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Giving Up Luxuries To Live A More Comfortable Life In Singapore

You can retire a lot earlier than you think if you live a simple lifestyle.

All of us want to live a comfortable life. For some people, this could be as simple as having a roof over their heads without being worried of their housing loans and having enough money to buy food for their families. For others, it could be about having the time to do what they really want without constantly being afraid of receiving phone calls from their bosses on Sunday.

Giving up luxuries to live a more comfortable life may sound like an oxymoron. For years, marketers have been telling us that luxuries are essential for a comfortable life.

For example, imagine how comfortable life could be if we all had an Audi A6 waiting for us at the basement car park of our condominium unit whenever we need to drive out to meet our friends for dinner at the celebrity restaurant at MBS. Or if we all had access to home cleaning services that saves us the trouble of spending 6 hours each week cleaning up our 2-storey penthouse unit. Or if we could flaunt our $3,000 Kate Spade bag whenever we go shopping on weekdays with our girlfriends and can afford the time to have a cosmopolitan drink right after that without worrying about our jobs.

Your Luxuries Could Be Making You Miserable

Here is the thing. Your luxuries in life could actually be the things that are making you financially miserable in life.

Take for example the purchase of a car. In Singapore, the comfortable Audi A6 would cost you about $226,000 at the entry level. Even if you a 2nd hand Nissan Sunny, the depreciation would still be about $8,000 a year. This does not even include costs such as interest, insurance, parking, petrol, road tax, ERP and maintenance of the vehicle. In total, you are looking at easily about $1,500 to $2000 dollars per month.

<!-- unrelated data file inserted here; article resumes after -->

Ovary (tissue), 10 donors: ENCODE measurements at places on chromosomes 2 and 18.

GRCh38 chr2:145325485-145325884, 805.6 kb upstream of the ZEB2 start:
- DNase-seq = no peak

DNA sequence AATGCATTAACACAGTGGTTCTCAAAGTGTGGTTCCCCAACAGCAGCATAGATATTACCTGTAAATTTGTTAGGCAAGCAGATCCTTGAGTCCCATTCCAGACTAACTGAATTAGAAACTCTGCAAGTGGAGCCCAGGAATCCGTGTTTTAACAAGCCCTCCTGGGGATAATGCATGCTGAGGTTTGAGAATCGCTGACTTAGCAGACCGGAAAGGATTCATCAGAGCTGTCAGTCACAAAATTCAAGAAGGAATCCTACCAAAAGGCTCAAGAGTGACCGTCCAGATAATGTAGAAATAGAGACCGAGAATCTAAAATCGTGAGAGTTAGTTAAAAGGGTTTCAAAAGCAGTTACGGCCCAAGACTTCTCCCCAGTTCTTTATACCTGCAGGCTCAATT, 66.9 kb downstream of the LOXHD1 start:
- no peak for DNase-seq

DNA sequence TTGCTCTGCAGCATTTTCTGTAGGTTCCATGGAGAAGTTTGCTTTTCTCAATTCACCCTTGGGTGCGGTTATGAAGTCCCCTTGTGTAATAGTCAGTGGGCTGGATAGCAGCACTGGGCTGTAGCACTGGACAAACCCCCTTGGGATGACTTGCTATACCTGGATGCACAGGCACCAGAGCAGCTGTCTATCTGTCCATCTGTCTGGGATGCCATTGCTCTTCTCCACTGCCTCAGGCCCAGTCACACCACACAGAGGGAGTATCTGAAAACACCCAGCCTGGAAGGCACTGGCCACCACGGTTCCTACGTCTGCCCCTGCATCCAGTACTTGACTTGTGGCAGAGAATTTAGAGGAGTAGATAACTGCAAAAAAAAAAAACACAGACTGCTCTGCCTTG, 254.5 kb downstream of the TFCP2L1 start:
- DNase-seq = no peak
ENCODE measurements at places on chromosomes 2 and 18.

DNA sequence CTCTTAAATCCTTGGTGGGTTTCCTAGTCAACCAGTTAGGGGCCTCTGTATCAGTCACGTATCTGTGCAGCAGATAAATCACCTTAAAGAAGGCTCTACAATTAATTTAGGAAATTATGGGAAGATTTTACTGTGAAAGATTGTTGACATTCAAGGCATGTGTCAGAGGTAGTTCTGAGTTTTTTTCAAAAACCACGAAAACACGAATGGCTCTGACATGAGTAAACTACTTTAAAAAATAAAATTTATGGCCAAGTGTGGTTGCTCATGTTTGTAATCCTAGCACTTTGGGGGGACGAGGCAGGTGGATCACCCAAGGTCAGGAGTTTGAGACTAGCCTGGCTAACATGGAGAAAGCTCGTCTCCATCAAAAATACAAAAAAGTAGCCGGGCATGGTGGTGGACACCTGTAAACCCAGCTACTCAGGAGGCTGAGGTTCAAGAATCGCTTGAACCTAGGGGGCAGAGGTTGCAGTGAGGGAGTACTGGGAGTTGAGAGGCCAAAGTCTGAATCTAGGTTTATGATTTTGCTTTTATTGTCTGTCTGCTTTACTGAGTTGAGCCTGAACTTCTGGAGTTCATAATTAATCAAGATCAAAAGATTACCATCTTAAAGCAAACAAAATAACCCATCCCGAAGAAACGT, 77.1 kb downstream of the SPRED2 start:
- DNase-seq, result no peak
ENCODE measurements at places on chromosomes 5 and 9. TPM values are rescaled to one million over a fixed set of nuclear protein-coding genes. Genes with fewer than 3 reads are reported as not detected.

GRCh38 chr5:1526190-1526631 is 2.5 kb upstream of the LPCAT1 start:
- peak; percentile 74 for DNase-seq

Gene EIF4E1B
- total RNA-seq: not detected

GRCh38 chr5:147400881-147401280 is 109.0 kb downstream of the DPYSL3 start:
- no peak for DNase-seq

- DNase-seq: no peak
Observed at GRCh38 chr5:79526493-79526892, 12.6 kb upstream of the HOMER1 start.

How about a 5-room HDB flat instead of a more modest 4-room flat? In a previous article, we wrote that the difference between the price of the most expensive 5-room HDB flat and the cheapest 4-room flat offered by HDB in Punggol could be as much as $242,000 once you factor in subsidies available. When you include the interest and opportunity cost, the difference could be as much as $458,000 after 20 years. We are not sure about you, but an additional $458,000 for retirement would probably make life a lot more comfortable.

Other small “luxuries” in life can also cost us a lot of money in the long run even without us realizing. For example, having cable TV and overpaying for your mobile subscription plan can easily cost you up to $1,000 or more each year. So could that Starbucks Coffee you buy daily or the once-a-week restaurant meal on TGIF.

Read Also: How To Save $1,000 More Without Trying

Let us take a look at a hypothetical example between 2 households. The Lee Family and the Tan Family.

The Lee Family:

The Lee family has a household income of $6,000 per month. They live frugally and ensure that they invest 50% of their household income. They service their home mortgage using the money from their CPF Account. At an annual investment return rate of 5%, they would be able to accumulate the following amount of money.

Time Period Portfolio
After 10 Years $465,847
After 20 Years $1,233,101
After 30 Years $2,496,776